Today, in my English class, I was writing a paper about our watchman, Bruno. He is a wonderful, older, Italian gentleman with twinkly eyes who is at the portico of our building. Every morning when I walk by, I acknowledge him and say “Buongiorno Bruno.” His eyes immediately light up and he responds “buongiorno”. As I observe, during my break or after class, none of the other students acknowledge his presence, and merely walk by with their eyes downcast or they walk past chatting with their classmates.
In my culture, I was taught to acknowledge everyone, especially those who are your elders or have a higher post (teachers, doctors, officials). During my first week here, I took the time to find out the names of the people I see on a daily basis. I endeavor to greet them when I see them and say “ciao, ci vidiamo domani” when I leave. I find that the Italian culture, is similar to the Mexican culture in this sense, as the people I meet and greet are genuinely glad to be acknowledged.
It is important to observe, understand or at least know what the cultural nuances are in the country you are visiting. For example, it is easy to disrespect someone by using an informal use of the word “you” when you should use the formal. In my case, once I got to know the person and took a cue from the way they addressed me, I was able to formulate which “you” was appropriate. As I travel around Italy, I am careful to use the formal version until I understand that it is acceptable to use the informal.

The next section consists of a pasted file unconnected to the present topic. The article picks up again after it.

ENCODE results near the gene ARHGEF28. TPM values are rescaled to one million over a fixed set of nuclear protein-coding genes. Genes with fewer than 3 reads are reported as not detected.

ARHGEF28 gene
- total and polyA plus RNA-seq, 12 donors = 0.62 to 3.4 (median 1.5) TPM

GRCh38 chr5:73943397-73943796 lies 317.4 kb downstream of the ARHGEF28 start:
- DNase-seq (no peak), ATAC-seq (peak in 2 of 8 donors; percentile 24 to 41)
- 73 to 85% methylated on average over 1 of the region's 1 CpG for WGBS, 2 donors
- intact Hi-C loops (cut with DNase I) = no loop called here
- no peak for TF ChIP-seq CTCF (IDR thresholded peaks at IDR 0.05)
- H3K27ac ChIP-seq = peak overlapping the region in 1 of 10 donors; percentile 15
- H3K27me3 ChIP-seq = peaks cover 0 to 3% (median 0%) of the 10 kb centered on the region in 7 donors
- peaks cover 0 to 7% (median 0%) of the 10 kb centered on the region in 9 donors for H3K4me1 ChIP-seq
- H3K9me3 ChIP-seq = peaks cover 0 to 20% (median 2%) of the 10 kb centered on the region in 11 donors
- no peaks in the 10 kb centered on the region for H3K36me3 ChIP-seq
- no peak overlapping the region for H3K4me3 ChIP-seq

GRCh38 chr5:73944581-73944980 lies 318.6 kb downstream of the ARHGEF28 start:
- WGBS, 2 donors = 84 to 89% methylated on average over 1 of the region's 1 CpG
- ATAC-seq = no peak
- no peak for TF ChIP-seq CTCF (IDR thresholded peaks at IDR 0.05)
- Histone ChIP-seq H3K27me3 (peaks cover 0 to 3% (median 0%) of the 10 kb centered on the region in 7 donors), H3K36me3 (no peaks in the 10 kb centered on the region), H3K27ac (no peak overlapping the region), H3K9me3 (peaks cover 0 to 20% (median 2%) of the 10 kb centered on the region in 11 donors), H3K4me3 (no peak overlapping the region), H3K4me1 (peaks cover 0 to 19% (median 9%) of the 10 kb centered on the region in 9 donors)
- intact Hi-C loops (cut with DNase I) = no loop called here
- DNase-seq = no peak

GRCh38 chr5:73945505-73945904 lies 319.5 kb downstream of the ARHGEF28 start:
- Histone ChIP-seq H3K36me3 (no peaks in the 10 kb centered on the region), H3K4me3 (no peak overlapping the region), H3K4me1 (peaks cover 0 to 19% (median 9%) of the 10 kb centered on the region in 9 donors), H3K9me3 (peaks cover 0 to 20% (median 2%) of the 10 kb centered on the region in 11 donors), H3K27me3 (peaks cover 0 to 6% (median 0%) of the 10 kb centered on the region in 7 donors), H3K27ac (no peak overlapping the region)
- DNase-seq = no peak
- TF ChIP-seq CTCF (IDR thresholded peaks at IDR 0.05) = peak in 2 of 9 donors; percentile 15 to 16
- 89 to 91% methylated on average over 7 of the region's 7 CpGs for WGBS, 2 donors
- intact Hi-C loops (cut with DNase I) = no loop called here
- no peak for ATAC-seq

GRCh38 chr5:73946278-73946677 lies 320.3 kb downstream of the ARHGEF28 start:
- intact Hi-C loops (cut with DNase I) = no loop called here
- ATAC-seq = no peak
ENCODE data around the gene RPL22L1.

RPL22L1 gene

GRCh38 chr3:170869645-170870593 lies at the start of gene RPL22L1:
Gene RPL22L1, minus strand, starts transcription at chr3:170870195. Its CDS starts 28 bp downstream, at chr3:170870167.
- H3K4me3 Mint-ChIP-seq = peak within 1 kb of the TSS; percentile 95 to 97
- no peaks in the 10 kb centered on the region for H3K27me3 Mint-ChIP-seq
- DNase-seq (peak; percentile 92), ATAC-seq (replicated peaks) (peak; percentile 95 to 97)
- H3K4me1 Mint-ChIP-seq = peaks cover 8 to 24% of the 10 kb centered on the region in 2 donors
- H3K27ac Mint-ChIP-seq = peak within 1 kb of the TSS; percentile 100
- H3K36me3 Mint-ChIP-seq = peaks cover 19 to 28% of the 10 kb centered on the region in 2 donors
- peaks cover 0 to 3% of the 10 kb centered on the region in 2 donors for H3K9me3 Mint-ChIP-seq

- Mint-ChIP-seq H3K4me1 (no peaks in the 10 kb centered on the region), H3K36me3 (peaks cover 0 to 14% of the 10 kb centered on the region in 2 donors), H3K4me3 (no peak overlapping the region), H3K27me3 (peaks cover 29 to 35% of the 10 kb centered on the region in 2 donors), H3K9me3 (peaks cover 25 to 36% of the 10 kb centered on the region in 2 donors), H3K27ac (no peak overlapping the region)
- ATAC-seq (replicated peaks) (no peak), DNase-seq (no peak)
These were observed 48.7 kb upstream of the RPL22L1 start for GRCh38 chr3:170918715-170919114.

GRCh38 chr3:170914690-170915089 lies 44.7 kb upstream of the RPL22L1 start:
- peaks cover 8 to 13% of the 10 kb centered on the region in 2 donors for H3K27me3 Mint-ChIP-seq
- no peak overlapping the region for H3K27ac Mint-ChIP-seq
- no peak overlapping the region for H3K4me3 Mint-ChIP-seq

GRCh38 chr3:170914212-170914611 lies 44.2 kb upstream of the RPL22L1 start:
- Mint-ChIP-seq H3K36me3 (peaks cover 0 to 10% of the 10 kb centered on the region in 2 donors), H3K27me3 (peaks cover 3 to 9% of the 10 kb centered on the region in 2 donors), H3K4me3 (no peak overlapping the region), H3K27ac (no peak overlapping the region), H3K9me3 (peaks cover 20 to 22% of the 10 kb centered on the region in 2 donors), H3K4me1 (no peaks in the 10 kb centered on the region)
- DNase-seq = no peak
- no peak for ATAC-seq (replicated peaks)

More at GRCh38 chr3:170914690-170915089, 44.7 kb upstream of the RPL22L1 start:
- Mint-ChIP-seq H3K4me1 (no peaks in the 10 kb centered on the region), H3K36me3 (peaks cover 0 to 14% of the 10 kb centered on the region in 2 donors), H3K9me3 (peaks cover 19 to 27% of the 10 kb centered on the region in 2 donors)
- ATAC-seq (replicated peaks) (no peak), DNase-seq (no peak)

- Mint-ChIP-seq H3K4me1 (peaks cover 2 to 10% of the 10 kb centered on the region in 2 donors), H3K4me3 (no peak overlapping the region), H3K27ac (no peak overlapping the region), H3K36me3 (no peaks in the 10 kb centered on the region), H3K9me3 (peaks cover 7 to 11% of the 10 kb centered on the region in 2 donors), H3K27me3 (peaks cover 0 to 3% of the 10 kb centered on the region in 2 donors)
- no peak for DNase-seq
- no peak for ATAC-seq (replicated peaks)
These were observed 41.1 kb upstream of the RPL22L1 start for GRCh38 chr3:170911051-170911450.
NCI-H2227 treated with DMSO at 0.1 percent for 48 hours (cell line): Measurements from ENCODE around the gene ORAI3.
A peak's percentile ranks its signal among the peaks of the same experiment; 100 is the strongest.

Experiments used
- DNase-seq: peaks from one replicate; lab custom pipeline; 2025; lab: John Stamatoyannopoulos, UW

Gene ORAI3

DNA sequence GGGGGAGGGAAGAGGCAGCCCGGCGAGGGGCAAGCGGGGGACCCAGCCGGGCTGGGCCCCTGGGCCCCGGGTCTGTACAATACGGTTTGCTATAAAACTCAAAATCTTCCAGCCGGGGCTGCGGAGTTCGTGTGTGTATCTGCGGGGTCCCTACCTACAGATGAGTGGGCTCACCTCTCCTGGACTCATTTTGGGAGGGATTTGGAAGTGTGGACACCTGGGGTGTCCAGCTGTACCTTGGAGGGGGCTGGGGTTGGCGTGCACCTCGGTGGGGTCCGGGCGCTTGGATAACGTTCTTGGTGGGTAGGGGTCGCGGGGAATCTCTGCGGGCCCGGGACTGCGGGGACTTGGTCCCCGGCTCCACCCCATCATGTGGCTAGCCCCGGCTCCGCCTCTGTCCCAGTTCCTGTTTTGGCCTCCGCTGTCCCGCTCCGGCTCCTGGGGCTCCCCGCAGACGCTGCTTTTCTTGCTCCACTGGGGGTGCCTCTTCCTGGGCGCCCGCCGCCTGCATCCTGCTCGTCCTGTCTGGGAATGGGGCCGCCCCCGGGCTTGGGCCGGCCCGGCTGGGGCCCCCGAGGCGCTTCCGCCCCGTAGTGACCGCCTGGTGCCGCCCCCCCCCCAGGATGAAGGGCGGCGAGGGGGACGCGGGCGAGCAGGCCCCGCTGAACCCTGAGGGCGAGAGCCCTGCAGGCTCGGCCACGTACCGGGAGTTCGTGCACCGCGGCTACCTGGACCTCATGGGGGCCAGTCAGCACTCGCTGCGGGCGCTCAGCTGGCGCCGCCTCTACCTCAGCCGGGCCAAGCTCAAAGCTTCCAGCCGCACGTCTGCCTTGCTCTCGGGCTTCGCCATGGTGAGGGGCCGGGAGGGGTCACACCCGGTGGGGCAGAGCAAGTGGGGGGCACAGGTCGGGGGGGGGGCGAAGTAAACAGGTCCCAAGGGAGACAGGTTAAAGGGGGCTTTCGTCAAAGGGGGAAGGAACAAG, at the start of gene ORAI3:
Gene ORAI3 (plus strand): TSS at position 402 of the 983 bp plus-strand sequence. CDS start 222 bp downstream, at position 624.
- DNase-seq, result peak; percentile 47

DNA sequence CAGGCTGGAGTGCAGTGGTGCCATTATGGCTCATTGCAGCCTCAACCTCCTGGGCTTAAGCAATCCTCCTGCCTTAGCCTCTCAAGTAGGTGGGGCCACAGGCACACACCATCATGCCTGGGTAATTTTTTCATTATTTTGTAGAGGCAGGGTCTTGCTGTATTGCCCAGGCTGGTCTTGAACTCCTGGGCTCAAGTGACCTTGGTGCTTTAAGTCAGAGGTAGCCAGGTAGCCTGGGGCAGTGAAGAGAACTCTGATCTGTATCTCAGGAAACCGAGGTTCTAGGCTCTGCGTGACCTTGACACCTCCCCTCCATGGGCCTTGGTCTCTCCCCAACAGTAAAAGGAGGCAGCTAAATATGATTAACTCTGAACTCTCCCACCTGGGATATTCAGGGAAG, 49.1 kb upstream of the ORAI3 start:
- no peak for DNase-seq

Per my cultural upbringing in the states, I was also taught to use “please” and “thank you” all of the time. While I do not hear this in Italy, or my ears are just not fast enough to catch the phrases, it is so engrained in me, that I automatically use “per favore” and “grazie” when speaking with others. Again, I am not saying everyone HAS TO do this, it is part of who I am. As I am feeling my way through other cultures I aim to be as respectful and inclusive as I can be.
In this very Roman Catholic city of Rome, cultural awareness is something to keep in the back of your mind as you visit the Basilicas and Chiesas around town. Churches are places of worship and reflection. It demands silence or soft voices and respectful mode of dress. Here is where is see the biggest culture clash. As I sit and observe the tourists enter a place of worship, I understand the excitement, but also see the frowning faces of the locals as I hear people talking and laughing loudly as the selfie photos abound. As the elder generation is praying silently, I see the disapproving glances at the girls and women in shorts, bare arms or revealing blouses. Again, I am all for self expression in clothing style, yet, I feel that an element of respect for their places of reverence and solemnity are required.
I share with you and feel that these elements are important on this planet as the continents seem to get closer together since travel is fast and easy. When we respect our differences and understand that differences are not wrong, just different, we open our minds to whole new worlds of revelation, wonder and appreciation.